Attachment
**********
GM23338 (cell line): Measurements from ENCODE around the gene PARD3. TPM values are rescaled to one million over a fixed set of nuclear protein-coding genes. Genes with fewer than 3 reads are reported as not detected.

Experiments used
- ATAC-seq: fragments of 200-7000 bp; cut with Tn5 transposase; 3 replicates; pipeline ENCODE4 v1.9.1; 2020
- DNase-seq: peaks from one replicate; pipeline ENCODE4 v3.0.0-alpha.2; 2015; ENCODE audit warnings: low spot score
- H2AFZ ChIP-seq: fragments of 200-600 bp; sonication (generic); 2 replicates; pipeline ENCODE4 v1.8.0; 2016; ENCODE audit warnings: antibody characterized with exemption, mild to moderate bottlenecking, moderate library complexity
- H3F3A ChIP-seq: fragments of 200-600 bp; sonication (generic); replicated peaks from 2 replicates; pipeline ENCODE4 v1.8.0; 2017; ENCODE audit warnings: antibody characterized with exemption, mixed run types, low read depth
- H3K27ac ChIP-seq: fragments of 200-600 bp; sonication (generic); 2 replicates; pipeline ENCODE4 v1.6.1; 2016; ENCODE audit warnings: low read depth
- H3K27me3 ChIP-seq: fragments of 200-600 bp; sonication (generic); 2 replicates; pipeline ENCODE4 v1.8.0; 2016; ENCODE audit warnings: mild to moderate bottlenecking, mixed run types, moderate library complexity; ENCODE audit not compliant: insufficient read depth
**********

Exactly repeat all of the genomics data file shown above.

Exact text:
GM23338 (cell line): Measurements from ENCODE around the gene PARD3. TPM values are rescaled to one million over a fixed set of nuclear protein-coding genes. Genes with fewer than 3 reads are reported as not detected.

Experiments used
- ATAC-seq: fragments of 200-7000 bp; cut with Tn5 transposase; 3 replicates; pipeline ENCODE4 v1.9.1; 2020
- DNase-seq: peaks from one replicate; pipeline ENCODE4 v3.0.0-alpha.2; 2015; ENCODE audit warnings: low spot score
- H2AFZ ChIP-seq: fragments of 200-600 bp; sonication (generic); 2 replicates; pipeline ENCODE4 v1.8.0; 2016; ENCODE audit warnings: antibody characterized with exemption, mild to moderate bottlenecking, moderate library complexity
- H3F3A ChIP-seq: fragments of 200-600 bp; sonication (generic); replicated peaks from 2 replicates; pipeline ENCODE4 v1.8.0; 2017; ENCODE audit warnings: antibody characterized with exemption, mixed run types, low read depth
- H3K27ac ChIP-seq: fragments of 200-600 bp; sonication (generic); 2 replicates; pipeline ENCODE4 v1.6.1; 2016; ENCODE audit warnings: low read depth
- H3K27me3 ChIP-seq: fragments of 200-600 bp; sonication (generic); 2 replicates; pipeline ENCODE4 v1.8.0; 2016; ENCODE audit warnings: mild to moderate bottlenecking, mixed run types, moderate library complexity; ENCODE audit not compliant: insufficient read depth